President Cyril Ramaphosa denies South Africa is a dysfunctional state

President Cyril Ramaphosa denies South Africa is a dysfunctional state

- President Cyril Ramaphosa has sent the nation his first letter of the year

- The politician says the most pressing issue in South Africa is building a capable state

- While he admits its not the most exciting task, Ramaphosa is adamant this is essential to SA's future

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President Cyril Ramaphosa has addressed the nation with the return of his weekly letters to South Africa.

Kicking off 2020, Ramaphosa highlighted what he felt was the most pressing task for the country:

"A few weeks ago we celebrated the start of a new year and a new decade. This gave us an opportunity to reflect on our plans for the year ahead but also to think deeply about the challenges that confront us. Of these challenges, and perhaps the most pressing, is the need to build a capable state. This is a task that does not capture the imagination of most people, yet it is essential to everything we want to achieve."

Ramaphosa explained how walking through the streets of Kimberley during the ANC's birthday celebrations had been an eye-opener:

"Walking through the streets of Kimberley and other towns in the Northern Cape a fortnight ago drove home the point that if we are to better the lives of South Africans, especially the poor, we need to significantly improve the capacity of the government that is meant to as improve their lives."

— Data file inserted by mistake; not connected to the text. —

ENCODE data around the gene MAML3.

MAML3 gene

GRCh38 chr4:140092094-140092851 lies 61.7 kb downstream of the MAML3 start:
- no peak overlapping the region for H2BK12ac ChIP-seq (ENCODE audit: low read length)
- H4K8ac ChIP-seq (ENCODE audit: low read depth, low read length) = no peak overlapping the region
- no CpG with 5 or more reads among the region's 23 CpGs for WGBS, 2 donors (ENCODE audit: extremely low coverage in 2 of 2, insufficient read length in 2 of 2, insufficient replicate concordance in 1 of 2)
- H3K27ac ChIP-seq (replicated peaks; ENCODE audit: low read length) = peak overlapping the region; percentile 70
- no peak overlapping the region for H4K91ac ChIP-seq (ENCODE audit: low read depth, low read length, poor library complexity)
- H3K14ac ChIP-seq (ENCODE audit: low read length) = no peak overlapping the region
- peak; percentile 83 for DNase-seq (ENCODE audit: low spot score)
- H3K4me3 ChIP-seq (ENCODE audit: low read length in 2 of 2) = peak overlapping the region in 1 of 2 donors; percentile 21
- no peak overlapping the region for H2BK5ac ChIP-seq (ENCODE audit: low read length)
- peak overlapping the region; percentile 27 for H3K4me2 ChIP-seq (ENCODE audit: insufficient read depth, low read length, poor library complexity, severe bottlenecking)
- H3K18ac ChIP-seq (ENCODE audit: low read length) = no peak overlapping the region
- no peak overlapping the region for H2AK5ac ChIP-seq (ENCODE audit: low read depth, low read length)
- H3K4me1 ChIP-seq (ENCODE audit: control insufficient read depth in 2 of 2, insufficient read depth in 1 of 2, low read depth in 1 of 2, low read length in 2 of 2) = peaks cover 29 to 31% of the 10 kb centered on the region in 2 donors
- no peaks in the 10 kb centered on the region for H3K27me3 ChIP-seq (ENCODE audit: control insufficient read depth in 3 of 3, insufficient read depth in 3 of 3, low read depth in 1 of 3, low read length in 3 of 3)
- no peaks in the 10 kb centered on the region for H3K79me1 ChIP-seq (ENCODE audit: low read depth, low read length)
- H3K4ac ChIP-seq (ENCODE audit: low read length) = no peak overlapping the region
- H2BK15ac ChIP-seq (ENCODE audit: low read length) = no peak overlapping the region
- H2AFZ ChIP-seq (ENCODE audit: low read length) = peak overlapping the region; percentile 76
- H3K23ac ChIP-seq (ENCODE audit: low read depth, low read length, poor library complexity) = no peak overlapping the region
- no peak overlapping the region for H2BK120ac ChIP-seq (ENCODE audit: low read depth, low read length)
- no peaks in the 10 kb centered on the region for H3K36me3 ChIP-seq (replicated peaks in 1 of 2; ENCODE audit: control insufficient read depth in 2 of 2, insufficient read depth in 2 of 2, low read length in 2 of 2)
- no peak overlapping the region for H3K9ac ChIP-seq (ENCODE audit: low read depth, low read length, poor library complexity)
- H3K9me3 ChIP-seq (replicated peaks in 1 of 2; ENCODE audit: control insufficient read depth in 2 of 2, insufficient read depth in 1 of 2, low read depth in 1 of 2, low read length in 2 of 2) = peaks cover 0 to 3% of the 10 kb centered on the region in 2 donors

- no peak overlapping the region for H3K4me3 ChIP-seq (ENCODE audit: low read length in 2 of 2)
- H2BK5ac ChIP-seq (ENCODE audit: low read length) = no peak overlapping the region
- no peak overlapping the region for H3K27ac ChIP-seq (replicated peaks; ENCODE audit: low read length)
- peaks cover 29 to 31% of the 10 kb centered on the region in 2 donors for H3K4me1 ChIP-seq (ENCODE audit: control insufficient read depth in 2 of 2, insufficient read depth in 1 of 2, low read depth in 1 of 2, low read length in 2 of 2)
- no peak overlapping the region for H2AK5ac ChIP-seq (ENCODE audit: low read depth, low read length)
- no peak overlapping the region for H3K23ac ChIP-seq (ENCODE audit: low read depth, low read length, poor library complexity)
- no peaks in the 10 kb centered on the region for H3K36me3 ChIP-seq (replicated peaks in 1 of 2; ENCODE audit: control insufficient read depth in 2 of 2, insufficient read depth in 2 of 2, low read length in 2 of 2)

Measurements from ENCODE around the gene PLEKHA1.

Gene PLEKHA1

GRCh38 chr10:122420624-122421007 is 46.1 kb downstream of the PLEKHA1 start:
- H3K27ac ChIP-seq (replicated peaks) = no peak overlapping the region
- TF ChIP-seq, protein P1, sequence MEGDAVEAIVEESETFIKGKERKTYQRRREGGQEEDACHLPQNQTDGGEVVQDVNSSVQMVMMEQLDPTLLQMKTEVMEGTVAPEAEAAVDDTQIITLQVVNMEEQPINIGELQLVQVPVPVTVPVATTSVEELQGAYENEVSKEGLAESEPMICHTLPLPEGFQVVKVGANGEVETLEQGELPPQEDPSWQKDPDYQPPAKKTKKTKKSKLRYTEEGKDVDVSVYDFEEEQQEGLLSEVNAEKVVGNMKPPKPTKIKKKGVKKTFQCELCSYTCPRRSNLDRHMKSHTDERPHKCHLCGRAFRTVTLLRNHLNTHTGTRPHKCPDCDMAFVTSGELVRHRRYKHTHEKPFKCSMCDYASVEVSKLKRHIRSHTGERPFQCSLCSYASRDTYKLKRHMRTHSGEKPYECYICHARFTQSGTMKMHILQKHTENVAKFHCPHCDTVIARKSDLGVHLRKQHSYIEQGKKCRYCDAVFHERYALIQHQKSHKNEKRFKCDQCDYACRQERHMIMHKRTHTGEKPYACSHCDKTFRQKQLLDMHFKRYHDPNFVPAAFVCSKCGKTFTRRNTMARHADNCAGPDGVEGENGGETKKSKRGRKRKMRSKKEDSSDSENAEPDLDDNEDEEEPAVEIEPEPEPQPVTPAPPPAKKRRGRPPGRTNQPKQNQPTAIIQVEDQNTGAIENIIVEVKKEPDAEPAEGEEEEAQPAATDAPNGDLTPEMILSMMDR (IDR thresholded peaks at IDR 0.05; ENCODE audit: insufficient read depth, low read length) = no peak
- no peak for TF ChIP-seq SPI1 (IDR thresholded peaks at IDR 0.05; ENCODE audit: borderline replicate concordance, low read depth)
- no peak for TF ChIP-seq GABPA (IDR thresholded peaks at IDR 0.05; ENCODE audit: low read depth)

READ ALSO: Lotto CEO caught up in scandal: More millions allegedly paid to family gathered that the service delivery failures had been disheartening to see, with Ramaphosa explaining:

"It was disheartening to see that, despite progress in many areas, there were several glaring instances of service delivery failures. Many of the places we visited struggle to provide social infrastructure and services simply because they have such a small revenue base. But, in some cases, elected officials and public servants have neglected their responsibilities. A common feature in most of these towns, which is evident throughout all spheres of government, is that the state often lacks the necessary capacity to adequately meet people’s needs."

Ramaphosa has vowed to clamp down on politicians who fail to perform in their respective fields:

"A capable state starts with the people who work in it. Officials and managers must possess the right financial and technical skills and other expertise. We are committed to end the practice of poorly qualified individuals being parachuted into positions of authority through political patronage. There should be consequences for all those in the public service who do not do their work."

The nation's embattled state-owned entities were also mentioned by the president in his letter:

"A capable state also means that state-owned enterprises need to fulfil their mandates effectively and add value to the economy. State companies that cannot deliver services – such as Eskom during load-shedding – or that require continual bailouts – such as SAA – diminish the capacity of the state. That is why a major focus of our work this year is to restore our SOEs to health. We will do this by appointing experienced and qualified boards and managers. We will be clarifying their mandates, and give them scope to execute those mandates."

Ramaphosa, despite the challenges, has denied that South Africa is a dysfunctional state:

"Much of the work will not be immediately apparent. But as we make progress, people will notice that government does things faster. Already, for example, we have drastically reduced the time it takes to get a passport or receive a water licence. As we continue to improve, people will notice less interruption of services, more roads are being built, infrastructure is better maintained, more businesses are opening up and more jobs are being created. Those who follow such things, will notice that government audit outcomes are improving, money is being better used and properly accounted for."

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